Keep it simple: ‘Sin tax’ renewal will create jobs

The following message was published by Cleveland Building & Construction Trades Council Chairman David J. Wondolowski in “The Labor Citizen” on March 17, 2014…

Having the ability to share an important message with so many members of assorted labor trades is one of the primary reasons we created The Labor Citizen. Similarly, I promised to only submit a column on “matters of extreme importance” to us all.

Convincing voters in Cuyahoga County to pass the 20-year renewal of the “sin tax” on the May ballot is without question one of those important matters.

Plain and simple, ensuring the revenue to maintain FirstEnergy Stadium, Progressive Field and Quicken Loans Arena means jobs. All maintenance and construction work at all three of these facilities are done exclusively by our members.

Members who live and vote in Cuyahoga County must show up at the polls and cast a vote in favor of the renewal. Please encourage other members of your family to do the same.

And should you have an opportunity to discuss this issue with other Cuyahoga County voters, here’s some information to help make your case.

— This vote does not raise any “new” taxes.

— The tax currently costs about two cents a beer, a penny on a glass of wine and less

than a nickel on a pack of cigarettes.

— The three buildings are owned by Cuyahoga County, not the teams or the

teams’ owners. No money from the tax goes to pay athletes and none of the money

goes to team owners.

— Under the terms in the leases negotiated with the teams, taxpayers are obligated to finance the maintenance and renovations.

— The facilities create significant benefits for Cleveland and the county. It attracts visitors, boosts the local economy, supports thousands of jobs and generates tax revenue.

A 20-year extension is estimated to raise at least $260 million. The Cavs and Indians have already submitted an estimated $135 million in work that will be needed over the next 10 years — including a new roof at Quicken Loans Arena and almost $24 million for scoreboard-related upgrades. The Browns, so far, have outlined nearly $24 million in needed repairs.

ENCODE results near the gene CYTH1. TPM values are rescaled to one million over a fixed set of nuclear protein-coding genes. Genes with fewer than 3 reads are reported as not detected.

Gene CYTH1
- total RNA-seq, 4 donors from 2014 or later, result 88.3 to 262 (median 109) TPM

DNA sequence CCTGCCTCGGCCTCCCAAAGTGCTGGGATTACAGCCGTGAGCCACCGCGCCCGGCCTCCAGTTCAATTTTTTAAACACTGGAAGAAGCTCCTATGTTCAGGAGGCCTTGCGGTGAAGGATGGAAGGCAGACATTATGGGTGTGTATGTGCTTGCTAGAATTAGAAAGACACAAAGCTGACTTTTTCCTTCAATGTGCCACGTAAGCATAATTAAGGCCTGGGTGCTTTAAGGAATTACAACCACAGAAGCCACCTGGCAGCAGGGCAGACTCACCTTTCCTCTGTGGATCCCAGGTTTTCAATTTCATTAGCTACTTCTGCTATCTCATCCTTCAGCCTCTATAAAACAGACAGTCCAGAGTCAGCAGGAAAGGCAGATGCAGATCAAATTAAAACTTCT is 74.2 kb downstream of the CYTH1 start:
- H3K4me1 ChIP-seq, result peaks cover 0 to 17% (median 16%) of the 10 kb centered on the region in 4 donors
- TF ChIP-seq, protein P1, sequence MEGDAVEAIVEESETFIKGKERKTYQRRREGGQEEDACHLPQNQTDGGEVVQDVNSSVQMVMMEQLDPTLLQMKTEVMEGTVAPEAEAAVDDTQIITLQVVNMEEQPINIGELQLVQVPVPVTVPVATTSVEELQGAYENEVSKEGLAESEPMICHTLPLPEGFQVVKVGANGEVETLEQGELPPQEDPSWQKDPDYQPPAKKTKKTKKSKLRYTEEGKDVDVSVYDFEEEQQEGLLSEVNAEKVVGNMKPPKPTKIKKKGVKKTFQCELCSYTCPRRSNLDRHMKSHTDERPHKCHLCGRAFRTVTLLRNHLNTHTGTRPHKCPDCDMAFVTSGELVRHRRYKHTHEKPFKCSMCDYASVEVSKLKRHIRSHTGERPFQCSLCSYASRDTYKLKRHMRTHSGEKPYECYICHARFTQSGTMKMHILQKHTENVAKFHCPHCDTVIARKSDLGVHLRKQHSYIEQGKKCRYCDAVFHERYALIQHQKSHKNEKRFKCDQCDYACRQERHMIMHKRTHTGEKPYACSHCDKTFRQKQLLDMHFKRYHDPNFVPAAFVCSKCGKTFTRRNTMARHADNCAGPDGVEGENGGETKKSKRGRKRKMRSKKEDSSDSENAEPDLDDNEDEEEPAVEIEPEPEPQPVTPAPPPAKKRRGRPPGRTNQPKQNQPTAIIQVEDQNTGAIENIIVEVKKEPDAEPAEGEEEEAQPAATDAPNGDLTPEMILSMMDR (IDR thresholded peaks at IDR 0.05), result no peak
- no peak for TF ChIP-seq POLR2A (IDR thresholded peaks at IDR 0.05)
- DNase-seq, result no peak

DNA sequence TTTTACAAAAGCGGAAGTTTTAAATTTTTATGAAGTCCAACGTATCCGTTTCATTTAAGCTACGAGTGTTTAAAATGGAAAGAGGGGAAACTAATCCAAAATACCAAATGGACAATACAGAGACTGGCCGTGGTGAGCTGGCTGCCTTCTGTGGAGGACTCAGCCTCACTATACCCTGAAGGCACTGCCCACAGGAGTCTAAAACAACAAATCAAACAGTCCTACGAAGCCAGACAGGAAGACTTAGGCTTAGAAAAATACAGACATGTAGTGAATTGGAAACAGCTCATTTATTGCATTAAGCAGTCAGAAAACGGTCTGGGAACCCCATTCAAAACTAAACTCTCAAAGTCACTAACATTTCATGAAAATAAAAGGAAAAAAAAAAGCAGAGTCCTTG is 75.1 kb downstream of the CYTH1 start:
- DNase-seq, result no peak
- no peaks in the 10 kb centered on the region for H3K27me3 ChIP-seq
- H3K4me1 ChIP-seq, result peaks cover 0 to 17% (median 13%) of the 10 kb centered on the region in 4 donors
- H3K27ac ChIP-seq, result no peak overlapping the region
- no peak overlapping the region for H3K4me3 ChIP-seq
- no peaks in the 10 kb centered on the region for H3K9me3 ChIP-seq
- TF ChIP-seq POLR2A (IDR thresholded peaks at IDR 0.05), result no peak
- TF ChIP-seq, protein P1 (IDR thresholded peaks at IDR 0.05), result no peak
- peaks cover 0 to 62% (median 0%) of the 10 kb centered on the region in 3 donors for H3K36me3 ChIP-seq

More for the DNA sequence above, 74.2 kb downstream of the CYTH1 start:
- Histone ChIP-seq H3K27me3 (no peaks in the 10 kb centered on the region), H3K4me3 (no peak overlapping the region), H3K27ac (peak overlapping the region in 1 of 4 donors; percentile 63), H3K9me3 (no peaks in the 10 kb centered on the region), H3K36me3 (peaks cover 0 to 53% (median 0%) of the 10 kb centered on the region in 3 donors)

Here’s what I said to the media last month when the campaign for the renewal started. Feel free to use any of this yourself.

“It makes sense to preserve these buildings and extend their life, and that means making repairs when needed.

“It’s just like owning a house – after 20 years it’s often time for a new roof and a new furnace. For about two cents a beer, we can generate a revenue stream that will ensure that these structures are kept in major league condition. It’s a small but sound investment not only in the buildings, but in the future of Cleveland and Cuyahoga County.”

The primary election is on May 6. You will see another reminder on this subject in the April edition of The Labor Citizen.

A worthy cause

A “Mission Complete” ceremony was held March 1 to commemorate the completion of the first “Purple Heart Homes” in Ohio.

Sgt. Demond Taylor, a veteran of Iraq now working for the U.S. Department of Veterans Affair, is now living in a completely renovated home in South Euclid, thanks to the non-profit organization.

Taylor has brain injuries and post-traumatic stress disorder as a result of his experiences during his service.

A great deal of the renovation work for this project was completed by volunteers from Cleveland Building Trades unions.

I’d like to personally thank everyone that volunteered their time or helped in any way. This is a great cause and just another example of how union members give back to their communities.

Work on a second home has already started and is expected to be finished in late summer. I know many of the same volunteers are planning to pitch in again.


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